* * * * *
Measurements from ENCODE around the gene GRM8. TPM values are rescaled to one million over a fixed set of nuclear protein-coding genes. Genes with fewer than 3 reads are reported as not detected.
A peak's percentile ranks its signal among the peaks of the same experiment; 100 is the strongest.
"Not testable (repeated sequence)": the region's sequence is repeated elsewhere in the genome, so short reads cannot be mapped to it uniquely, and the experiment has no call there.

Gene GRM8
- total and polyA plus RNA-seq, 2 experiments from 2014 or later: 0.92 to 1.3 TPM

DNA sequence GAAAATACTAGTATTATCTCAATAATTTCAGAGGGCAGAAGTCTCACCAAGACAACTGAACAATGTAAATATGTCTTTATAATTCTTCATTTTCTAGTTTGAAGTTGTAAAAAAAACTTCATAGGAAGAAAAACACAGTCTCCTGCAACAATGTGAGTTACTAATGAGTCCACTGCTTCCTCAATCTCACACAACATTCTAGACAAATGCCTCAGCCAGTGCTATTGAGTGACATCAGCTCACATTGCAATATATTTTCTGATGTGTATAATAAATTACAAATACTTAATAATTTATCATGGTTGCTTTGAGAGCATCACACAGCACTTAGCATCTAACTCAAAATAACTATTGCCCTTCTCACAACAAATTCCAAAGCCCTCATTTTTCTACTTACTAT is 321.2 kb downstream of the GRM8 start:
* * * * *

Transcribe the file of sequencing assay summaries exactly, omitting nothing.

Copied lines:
Measurements from ENCODE around the gene GRM8. TPM values are rescaled to one million over a fixed set of nuclear protein-coding genes. Genes with fewer than 3 reads are reported as not detected.
A peak's percentile ranks its signal among the peaks of the same experiment; 100 is the strongest.
"Not testable (repeated sequence)": the region's sequence is repeated elsewhere in the genome, so short reads cannot be mapped to it uniquely, and the experiment has no call there.

Gene GRM8
- total and polyA plus RNA-seq, 2 experiments from 2014 or later: 0.92 to 1.3 TPM

DNA sequence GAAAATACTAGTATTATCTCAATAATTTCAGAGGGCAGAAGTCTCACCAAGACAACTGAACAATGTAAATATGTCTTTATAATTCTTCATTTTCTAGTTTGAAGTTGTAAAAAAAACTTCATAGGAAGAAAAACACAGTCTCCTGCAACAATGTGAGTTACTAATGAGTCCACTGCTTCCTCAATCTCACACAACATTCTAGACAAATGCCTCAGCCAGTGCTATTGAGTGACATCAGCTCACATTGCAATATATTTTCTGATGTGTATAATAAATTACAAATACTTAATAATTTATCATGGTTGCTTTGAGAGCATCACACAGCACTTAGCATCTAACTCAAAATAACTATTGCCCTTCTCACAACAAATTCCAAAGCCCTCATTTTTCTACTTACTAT is 321.2 kb downstream of the GRM8 start: